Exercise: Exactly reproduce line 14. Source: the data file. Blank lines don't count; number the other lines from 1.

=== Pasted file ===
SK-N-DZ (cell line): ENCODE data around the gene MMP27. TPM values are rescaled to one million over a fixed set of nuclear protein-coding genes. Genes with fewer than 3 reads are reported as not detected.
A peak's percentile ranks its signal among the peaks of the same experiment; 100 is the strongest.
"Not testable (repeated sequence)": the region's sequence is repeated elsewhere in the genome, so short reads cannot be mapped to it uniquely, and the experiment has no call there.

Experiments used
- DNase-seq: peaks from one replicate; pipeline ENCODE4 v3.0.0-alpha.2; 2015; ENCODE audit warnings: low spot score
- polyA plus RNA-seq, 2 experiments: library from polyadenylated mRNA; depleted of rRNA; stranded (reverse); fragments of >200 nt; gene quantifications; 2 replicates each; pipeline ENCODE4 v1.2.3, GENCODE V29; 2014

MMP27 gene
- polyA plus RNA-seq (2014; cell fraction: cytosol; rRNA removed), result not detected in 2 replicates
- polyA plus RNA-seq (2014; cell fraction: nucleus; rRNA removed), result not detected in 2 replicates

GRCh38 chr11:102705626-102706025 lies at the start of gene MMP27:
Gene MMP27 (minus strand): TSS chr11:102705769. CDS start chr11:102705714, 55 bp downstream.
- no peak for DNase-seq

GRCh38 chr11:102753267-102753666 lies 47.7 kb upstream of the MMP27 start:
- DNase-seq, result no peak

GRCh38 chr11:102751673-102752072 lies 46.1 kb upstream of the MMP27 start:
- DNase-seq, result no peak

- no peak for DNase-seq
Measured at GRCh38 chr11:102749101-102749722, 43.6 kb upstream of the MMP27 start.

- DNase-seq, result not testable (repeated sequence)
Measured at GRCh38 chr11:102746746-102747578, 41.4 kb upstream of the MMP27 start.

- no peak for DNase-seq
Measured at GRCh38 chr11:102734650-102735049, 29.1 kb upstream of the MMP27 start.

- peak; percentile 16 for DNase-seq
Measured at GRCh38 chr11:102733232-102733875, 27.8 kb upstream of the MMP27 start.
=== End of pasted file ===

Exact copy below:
- DNase-seq, result no peak